As part of the New Works 4 Weeks Festival, Red Eye Theater will presents a new show this weekend that takes a look at the iconic playwright Bertolt Brecht, and the women that were a part of his life. Set in 1947, during the time that Brecht faces the House Un-American Activities Committee, the piece was first conceptualized with University of Minnesota students in 2008. Rehearsing Failure is a growth from that original piece, utilizing the talents of playwright Cory Hinkle and composer Annie Enneking.
The play is "not a linear, straight-forward story," says director Lisa Channer. Rather, it utilizes dream scenes and realistic moments, as well as more conceptual moments.
One of the central references that the collaborators used to create the show was Brecht and Company, a controversial 1994 book by John Fuegi which paints Brecht as a fraudster and misogynist, asserting that most of Brecht's writings were in fact written by the women that surrounded him, namely Elisabeth Hauptmann, Margarete Steffin, and Ruth Berlau.
While the book was in some ways their central reference, Channer says the more they researched, they felt it was more complicated than the way that Fuegi portrays it in his book. "It's tempting to see the women as victims of an evil maniacal man," she says. "But we were ultimately more interested in exploring the women's stories. It's a lot about the male-female dynamic, the intersection between sexual energy and creative work, and the nature of collaboration and authorship."
In fact, while Channer has been working collaboratively for decades, she says this is the most collaborative piece she's ever done. Technically she is the director, Cory Hinkle has written the text, and Annie Enneking has composed the music, but she says all those lines have blurred among them and the cast of actors.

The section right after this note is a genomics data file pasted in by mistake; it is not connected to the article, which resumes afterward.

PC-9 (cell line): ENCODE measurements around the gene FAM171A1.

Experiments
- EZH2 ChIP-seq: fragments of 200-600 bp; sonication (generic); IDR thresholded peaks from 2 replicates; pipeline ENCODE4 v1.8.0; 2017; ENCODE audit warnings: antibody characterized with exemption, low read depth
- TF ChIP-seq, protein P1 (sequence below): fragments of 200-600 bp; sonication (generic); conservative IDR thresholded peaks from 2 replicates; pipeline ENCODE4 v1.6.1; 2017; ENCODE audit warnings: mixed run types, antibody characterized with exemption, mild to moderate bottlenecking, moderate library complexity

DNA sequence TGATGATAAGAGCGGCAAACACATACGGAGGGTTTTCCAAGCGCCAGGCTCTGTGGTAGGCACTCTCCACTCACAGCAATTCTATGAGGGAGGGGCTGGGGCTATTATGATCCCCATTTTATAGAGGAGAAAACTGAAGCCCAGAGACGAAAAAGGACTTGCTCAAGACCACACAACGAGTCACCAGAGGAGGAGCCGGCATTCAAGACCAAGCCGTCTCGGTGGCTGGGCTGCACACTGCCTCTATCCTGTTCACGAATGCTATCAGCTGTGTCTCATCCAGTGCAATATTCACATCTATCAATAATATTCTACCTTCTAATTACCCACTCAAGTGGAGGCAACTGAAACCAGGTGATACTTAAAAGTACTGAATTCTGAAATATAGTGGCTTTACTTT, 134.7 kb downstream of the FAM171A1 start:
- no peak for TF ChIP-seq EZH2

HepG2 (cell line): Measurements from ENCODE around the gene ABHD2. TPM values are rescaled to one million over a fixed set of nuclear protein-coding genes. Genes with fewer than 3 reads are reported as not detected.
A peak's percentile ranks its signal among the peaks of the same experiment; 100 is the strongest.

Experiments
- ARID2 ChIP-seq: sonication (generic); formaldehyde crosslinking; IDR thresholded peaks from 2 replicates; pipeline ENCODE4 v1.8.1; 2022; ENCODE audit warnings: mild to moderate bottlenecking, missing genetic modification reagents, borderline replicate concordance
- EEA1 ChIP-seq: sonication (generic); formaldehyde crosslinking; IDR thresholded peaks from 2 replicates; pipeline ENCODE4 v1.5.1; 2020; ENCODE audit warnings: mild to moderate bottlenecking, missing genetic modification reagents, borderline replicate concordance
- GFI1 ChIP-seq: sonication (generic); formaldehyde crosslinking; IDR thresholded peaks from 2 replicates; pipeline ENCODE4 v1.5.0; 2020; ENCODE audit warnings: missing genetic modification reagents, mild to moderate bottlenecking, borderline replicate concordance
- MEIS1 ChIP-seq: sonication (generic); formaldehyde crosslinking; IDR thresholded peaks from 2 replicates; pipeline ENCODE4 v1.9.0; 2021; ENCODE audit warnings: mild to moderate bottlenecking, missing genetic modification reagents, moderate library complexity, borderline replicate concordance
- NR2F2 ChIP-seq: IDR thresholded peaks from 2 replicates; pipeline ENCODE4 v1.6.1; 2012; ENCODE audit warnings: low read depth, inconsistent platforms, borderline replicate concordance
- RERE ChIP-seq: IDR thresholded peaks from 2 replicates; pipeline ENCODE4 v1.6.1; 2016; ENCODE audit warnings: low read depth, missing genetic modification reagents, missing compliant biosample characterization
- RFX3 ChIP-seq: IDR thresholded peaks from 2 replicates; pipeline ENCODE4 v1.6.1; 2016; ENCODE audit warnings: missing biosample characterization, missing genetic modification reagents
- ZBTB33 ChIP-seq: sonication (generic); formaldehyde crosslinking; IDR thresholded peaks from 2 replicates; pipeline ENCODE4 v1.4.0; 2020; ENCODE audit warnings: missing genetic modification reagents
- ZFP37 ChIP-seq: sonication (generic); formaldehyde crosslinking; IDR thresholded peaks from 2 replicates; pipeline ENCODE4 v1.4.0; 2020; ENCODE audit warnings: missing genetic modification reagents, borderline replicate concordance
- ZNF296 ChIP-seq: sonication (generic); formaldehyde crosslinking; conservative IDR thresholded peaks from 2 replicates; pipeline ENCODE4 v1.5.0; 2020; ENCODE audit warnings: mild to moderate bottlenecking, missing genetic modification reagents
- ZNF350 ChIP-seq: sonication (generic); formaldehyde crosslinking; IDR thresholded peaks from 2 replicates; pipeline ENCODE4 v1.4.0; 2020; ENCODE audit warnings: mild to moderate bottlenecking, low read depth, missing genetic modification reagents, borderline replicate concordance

In developing the piece, the cast did a lot of work with objects such as Brecht's glasses, a typewriter, old telephones, and a whip that Brecht used to carry around. The artists explored physical movement and sound based on their personal relationships with the objects.
The objects become a kind of orchestra, creating a "conceptual rock concert" which include instruments as well. For example, noted Theatre de la Jeune Lune veteran Barbra Berlovitz will be playing the electric bass.
Pearce Bunting plays Brecht as a human, "not as a monster or a god," says Channer. However, they do explore the idea of genius. "A lot of people who worked with him accepted that they were working with someone who was exceptionally smart," she says.
The women were geniuses too, but as women, there was no way they were going to be as well known as Brecht, and so they often would allow Brecht to assume authorship, says Channer. "It's the type of feminist work that often doesn't get done. It's generous to everybody in the story."
Channer doesn't aim to bash Brecht, but they do reveal moments when he's mean, tricks people out of contracts, and dumps people who are no longer convenient. She says it might help if you know who Brecht is when you see the piece, although a few people who didn't know much about him have seen the rehearsals and have enjoyed it.